Big Billy – As the worm turns


You’ll probably wanna give me a boot in the arse for sayin’ this, but thank cripes for all the rain we got lately. I know, I know – everybody’s all up in arms because the calendar said it was June but the whole month it rained like it was April. And the thunder and lightning was mental! Did we have a hurricane warning somewheres in there? Us? Really?

Anyways, I know yis are sittin’ there with your towels over your shoulder waitin’ to go Big BIllyto the beach, and your ball gloves are probably collectin’ cobwebs from all the games that got cancelled, and poor teenage girls are only half as orange as they usually are by now, but for a fella like me who sells worms and nightcrawlers you couldn’t ask for better weather.

Some of yis might remember last year I told yis about Bull the Worm King. He was this mysterious fella that I wasn’t really sure existed until he pulled into the yard one morning last year in his big, shiny black truck with the flamin’ white horse on the hood. Turned out he did exist, and he pretty much owned the whole worm industry in Cape Breton. If you ever bought a worm, chances are Jimmy “Bull” MacDonald, the Worm King, got a few coins in his pocket for it.

Anyways, if yis remember, he bought three dozen worms from me and then came back that night and wrecked about 30 dozen worms I had all done up in styrofoam containers on the back step. He was sendin’ me a message that I was cuttin’ in on his territory, because I sold my worms for $1 a dozen, which was half what he’d sell them to people.

It was a few months ago the first few fellas pulled in the driveway and came knockin’, lookin’ for worms, and I thought nothin’ of it. I only started sellin’ any worms at all a few weeks ago, but I got way more guys lookin’ for them. I’d pick about as much as I did last year, but after they sold out each day, there’d be more guys stoppin’ in. So each night I’d try to pick some more. I couldn’t make sense of it.

So one mornin’ I was down at Horton’s with the usual bunch and I started tellin’ them about how all these fellas were stoppin’ in.

Ahhh, Tommy said. That’s because Jimmy the Bull’s gonna be workin’ out west all summer. They got nobody to buy their worms from.

Now, Tommy’s the best fisherman out of all of us, and he’s right serious about it. He does a lot of fly fishin’, so he don’t use worms too much himself, but if there’s anything to know about fishin’, Tommy knows it.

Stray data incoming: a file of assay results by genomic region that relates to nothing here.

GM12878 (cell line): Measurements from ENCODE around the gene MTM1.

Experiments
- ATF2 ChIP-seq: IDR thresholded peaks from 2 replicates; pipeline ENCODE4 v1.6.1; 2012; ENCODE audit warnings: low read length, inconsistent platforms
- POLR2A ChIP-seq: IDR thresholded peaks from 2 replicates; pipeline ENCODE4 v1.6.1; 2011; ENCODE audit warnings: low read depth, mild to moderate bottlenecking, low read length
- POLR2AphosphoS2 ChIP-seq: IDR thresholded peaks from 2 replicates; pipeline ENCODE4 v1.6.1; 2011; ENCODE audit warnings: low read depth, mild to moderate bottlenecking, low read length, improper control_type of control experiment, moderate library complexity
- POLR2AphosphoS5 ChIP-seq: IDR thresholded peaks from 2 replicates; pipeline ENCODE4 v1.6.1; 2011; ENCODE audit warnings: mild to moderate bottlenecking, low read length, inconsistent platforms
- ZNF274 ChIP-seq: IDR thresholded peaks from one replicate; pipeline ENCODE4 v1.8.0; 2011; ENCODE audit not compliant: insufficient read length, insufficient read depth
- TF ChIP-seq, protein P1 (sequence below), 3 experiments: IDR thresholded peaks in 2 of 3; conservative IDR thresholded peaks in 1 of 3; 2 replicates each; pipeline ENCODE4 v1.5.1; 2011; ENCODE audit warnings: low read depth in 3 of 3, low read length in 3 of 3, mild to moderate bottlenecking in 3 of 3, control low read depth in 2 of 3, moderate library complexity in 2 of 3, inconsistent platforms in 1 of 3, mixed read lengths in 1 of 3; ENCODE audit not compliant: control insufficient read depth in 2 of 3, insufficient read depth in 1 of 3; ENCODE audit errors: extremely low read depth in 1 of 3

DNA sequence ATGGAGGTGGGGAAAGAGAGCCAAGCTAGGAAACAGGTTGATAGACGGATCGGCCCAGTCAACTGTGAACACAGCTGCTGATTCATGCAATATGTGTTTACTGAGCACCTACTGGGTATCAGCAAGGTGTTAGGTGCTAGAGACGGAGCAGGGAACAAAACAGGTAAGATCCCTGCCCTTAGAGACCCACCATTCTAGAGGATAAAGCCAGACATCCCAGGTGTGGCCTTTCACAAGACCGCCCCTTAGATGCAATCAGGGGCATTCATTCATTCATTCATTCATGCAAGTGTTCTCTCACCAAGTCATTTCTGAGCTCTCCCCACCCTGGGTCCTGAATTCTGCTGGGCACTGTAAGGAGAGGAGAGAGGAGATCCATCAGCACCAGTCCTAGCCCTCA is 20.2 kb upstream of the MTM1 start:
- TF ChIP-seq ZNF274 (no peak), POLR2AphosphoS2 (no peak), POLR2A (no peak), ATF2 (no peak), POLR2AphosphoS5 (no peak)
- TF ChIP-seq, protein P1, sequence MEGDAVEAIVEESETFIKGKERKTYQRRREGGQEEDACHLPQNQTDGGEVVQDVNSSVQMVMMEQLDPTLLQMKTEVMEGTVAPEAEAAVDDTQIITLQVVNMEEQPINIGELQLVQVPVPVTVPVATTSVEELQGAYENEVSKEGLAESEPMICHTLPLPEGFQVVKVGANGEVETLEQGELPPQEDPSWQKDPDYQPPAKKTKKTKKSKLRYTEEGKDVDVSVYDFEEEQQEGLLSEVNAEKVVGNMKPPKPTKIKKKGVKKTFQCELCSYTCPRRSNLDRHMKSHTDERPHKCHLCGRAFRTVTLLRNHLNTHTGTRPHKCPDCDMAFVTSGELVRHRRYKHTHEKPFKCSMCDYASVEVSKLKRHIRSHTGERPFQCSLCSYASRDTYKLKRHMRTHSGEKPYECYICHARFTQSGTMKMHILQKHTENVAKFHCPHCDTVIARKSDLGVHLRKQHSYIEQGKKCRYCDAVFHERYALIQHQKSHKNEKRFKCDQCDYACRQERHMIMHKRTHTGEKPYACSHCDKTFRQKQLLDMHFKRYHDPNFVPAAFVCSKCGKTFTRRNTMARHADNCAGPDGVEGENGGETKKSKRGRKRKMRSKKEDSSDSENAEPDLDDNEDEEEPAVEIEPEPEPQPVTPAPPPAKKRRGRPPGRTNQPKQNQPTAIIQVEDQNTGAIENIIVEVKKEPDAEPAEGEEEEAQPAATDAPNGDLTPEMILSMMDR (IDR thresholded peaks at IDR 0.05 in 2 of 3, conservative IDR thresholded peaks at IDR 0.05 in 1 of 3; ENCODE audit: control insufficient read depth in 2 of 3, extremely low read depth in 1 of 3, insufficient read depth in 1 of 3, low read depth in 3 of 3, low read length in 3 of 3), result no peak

Yeah, he said. There’s gonna be an awful lot of fellas that’ll have to go somewhere else to find their worms.

And holy cripes, it was like a lightbulb went on in my head. All at once, I had the idea that I could make a fortune sellin’ worms this year and in my head I could see the contraption I’d rig up.

I went home, took what was left of two rolls of duct tape from the junk drawer in the kitchen and headed out the baby barn.

Whatchya up to? says my googly-eyed tool of a neighbour, Dave, yellin’ from his back step.

None of your GD business, Dave, I said to him (only I didn’t say GD, I came right out with it).

Anyways, I dug out an old pair of hip-waders, found what was left of two rolls of duct tape, and emptied these two big, white plastic buckets I was keepin’ junk in. You know the kind of buckets – you get them at the grocery store and they got “pork riblets” or “salted cod parts” or somethin’ written on the side. (How come nobody I know has ever actually eaten any of the stuff that comes in these buckets, but every house in town got a couple of these buckets just layin’ around? Maybe people throw away the riblets or the fish heads just so they can use the buckets.)

Anyway, I put the hip-waders on, taped the two big buckets to each leg and walked around the yard for a test spin.

Some costume ya got there! yells Dave again. I kinda forgot he was out there, or I wouldn’t have went ploddin’ around the yard like that.

I’d tell ya what I yelled back to him, but that would have to involve a lot more letters, and I think you’d be able to guess what most of them mean anyway.

Now, the best time to go huntin’ worms is when it rains all day and then it clears up by the time it gets dark. So I waited until that night and I got the flashlight from the junk drawer and went out to start pullin’ the wriggly little friggers from the dirt and turnin’ them into money.

I could hear Dave was outside again, but this time I just ignored him and kept my nose to the grindstone. I was out there for a good three or four hours, but I had both buckets damn near full of worms.

The next morning, I got a flap of cardboard, and was about to write the price as a dollar a dozen, same as last year. But then I remembered. These fellas are used to payin’ more from Jimmy the Bull. So instead I wrote they were $2 a dozen and went out and nailed it to the pole at the end of the driveway.

That’s when I noticed three cars parked in front of Dave’s place and another one in the driveway.

What’s this? I says. And that’s when I seen the sign at the end of Dave’s driveway – “Worms, $1/dozen.”

You realize, this means war.

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